Legal defence and claim for damages

If you are insured, you can claim on your insurance.

However, it is your choice whether you claim on your insurance policy. If you make a claim, you may have to pay an excess if you are at fault and may lose your no-claim bonus.

There are two types of insurance for property damage.

    1. Comprehensive insurance covers damage to your own car as well as damage to other cars and property, regardless of whether you caused the accident or not.
    2. Third party property insurance usually only covers damage you do to another car or property. However, if the other driver is at fault and uninsured, you are also able to claim (often up to around $5000) for damage to your car under the little known Uninsured Motorist Extension (UME) term of your third party property policy.

Common defenses generally fall into two separate categories: legal defenses and factual defenses. Legal defenses are defenses that prohibit a claim based on an existing law or rule. The most common legal defense to a car accident injury case is violation of the statute of limitations. Factual defenses are defenses that are dependent upon the actual specifics of the case, and can include defenses of contributory or comparative negligence and failure to mitigate damages.

The most common factual defenses to a car accident injury claim involve fault – unless the accident occurred in a no-fault state. The defense will often seek to limit their liability to pay by showing that the plaintiff was responsible for causing the accident – either completely or in part. Depending on the state in which the accident occurred, there are varying rules on compensating plaintiffs who are, at least in part, responsible for causing the accident. States typically follow one of two rules: Contributory negligence or comparative negligence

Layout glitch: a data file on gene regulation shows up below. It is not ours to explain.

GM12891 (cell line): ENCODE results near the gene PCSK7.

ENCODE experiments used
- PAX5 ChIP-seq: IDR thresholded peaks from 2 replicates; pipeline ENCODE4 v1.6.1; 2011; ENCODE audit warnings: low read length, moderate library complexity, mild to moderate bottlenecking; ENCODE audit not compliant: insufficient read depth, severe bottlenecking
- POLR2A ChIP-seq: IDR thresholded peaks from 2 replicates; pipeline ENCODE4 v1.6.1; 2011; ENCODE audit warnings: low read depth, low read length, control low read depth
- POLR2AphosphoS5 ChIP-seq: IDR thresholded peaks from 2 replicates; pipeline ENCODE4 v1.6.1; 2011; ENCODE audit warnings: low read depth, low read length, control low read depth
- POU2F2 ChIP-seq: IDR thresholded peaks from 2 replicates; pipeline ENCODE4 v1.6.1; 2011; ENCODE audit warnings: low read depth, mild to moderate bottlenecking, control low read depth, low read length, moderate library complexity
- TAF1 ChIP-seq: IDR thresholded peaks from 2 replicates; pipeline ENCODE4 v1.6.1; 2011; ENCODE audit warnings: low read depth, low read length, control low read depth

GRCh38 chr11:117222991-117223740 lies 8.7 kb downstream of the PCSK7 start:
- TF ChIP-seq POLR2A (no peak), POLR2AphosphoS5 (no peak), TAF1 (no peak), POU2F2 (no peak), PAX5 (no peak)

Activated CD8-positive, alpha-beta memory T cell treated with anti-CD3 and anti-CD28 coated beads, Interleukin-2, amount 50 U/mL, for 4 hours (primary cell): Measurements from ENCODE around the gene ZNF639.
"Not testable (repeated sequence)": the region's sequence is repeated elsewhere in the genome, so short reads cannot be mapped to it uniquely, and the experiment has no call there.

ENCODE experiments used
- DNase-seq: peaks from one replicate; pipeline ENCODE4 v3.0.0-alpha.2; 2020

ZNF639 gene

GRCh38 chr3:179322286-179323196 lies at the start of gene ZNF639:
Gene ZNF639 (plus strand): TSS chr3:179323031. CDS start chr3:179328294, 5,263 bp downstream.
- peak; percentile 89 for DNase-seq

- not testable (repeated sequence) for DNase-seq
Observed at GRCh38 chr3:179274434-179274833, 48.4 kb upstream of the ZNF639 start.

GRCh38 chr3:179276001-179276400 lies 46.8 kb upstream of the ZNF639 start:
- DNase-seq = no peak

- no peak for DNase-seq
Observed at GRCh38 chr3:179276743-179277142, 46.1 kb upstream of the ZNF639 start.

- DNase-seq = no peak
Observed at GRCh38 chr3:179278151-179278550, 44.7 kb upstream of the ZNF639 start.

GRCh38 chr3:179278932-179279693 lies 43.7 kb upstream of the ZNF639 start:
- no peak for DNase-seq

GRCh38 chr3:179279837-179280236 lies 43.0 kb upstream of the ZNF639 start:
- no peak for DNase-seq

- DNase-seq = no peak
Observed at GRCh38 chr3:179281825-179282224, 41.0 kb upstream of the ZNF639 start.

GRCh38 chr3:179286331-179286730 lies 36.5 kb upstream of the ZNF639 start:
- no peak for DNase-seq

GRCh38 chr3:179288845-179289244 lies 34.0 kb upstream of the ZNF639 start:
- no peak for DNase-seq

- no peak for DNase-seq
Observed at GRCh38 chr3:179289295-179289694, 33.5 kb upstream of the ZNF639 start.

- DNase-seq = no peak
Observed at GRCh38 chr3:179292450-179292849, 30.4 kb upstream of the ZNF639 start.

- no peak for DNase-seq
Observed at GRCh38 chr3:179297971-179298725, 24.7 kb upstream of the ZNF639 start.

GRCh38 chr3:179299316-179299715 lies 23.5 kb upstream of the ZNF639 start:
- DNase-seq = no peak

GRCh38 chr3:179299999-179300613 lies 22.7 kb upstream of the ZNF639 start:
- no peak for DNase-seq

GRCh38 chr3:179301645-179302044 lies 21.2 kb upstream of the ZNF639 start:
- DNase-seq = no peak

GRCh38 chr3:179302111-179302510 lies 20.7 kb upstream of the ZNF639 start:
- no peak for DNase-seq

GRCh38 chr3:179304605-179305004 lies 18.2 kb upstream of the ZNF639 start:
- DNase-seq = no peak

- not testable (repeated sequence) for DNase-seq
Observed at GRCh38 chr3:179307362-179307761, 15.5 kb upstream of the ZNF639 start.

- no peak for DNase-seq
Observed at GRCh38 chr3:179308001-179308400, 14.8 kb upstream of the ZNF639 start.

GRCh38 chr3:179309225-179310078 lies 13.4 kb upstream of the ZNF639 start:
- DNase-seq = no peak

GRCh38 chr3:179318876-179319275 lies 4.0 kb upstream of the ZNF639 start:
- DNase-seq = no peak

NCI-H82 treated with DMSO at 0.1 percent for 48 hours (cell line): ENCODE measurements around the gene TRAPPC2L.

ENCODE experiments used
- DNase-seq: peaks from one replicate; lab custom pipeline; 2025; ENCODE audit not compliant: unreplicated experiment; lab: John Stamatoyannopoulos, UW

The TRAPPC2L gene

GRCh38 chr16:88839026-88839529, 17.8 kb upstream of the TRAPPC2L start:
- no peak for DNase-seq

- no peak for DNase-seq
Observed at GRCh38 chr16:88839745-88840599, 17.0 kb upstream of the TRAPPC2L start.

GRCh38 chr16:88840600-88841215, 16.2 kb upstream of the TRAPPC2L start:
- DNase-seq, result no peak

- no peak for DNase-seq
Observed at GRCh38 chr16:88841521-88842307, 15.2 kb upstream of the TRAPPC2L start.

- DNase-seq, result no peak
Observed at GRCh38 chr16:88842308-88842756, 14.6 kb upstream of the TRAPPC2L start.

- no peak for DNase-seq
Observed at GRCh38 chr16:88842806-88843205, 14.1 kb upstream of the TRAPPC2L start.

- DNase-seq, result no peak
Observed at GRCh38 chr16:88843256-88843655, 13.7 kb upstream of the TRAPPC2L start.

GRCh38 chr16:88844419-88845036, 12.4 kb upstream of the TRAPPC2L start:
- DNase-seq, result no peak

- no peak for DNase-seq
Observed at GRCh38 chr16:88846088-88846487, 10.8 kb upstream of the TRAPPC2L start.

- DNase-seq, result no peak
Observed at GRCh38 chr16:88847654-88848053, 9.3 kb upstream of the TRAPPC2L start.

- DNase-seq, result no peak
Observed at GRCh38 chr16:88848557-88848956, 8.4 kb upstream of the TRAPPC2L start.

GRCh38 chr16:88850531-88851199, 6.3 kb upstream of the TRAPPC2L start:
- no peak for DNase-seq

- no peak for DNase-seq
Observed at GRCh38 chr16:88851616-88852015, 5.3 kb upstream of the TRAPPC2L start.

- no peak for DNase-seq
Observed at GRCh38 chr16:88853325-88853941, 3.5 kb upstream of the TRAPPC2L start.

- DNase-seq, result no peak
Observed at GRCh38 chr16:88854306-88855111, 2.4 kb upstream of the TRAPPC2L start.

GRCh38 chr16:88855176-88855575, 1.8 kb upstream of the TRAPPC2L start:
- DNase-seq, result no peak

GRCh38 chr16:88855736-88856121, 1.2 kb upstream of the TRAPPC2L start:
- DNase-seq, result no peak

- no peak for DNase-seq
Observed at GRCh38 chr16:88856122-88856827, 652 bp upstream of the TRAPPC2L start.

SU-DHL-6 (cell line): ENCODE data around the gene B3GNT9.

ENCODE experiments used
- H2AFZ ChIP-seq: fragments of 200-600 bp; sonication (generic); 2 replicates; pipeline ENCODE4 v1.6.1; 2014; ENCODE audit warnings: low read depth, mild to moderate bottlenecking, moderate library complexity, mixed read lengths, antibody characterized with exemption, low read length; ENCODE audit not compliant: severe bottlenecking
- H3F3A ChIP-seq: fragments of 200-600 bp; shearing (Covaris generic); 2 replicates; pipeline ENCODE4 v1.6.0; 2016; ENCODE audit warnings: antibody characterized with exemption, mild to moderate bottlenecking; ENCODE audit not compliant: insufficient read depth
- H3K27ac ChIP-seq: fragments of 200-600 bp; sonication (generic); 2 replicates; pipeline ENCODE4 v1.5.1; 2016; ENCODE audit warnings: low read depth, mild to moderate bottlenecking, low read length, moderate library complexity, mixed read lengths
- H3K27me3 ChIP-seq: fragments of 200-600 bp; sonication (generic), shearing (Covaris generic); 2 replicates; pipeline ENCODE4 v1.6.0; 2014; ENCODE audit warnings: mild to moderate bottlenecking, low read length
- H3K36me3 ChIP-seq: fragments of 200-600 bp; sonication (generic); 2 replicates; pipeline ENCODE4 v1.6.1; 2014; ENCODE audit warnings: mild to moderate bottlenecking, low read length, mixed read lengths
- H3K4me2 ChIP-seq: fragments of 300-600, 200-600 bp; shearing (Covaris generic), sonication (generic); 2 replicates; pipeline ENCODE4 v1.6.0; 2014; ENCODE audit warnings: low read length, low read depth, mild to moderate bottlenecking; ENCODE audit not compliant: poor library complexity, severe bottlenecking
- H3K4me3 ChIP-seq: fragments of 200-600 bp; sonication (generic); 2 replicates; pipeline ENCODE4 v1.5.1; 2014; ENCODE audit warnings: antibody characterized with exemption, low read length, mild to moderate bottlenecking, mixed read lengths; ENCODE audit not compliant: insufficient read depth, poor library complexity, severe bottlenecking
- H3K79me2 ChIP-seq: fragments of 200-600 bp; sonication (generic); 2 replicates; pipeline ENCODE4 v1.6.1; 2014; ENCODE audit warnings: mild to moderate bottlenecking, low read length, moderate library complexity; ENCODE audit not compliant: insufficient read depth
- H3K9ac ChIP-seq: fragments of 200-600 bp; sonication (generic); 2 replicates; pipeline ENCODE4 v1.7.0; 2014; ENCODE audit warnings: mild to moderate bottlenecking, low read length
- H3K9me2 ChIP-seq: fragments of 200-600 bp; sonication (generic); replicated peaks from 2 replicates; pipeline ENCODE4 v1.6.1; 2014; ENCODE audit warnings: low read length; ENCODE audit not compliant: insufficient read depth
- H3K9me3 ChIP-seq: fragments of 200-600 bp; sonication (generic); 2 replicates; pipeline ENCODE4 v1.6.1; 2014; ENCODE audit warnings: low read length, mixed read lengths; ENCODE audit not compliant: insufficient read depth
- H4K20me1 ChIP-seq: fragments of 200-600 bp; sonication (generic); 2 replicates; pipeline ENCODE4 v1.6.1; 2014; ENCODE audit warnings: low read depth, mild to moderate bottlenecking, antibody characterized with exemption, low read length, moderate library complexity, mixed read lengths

Comparative negligence is a factual defense to a personal injury case. In states that have adopted comparative negligence as a valid defense, each party involved in an incident — whether a party to the lawsuit or not — is assigned a percentage of fault based upon the facts of the case. Once the percentage of fault is assigned, local law will usually dictate what percentage of any verdict may be recovered, and from whom.

Contributory negligence can be a crippling factual defense to a personal injury case. In the handful of states that follow this rule, any party that contributed in any fashion to the incident causing injury is barred from getting compensation from other parties.

Going to court

If negotiations fail, your next resort is court action. Think carefully before taking court action. If you lose, you may have to pay the other side’s legal costs. Even if you win, you may not be able to recover any money. Also, court action takes time and can be stressful. If you do start court  action, you will need to know the name and address of the other party or parties. This is usually the driver but can also include the owner.  Court action for property damage must usually start within six years of the date of the accident. Drivers under 18 must similarly claim within six years  from when they turn 18.

The Local Court is divided into two divisions:

  • Small Claims Division for claims up to $10,000.
  • General Division for claims over $10,000 and up to $100,000.

The person who starts legal proceedings is called the plaintiff. The person who is being sued is called the defendant.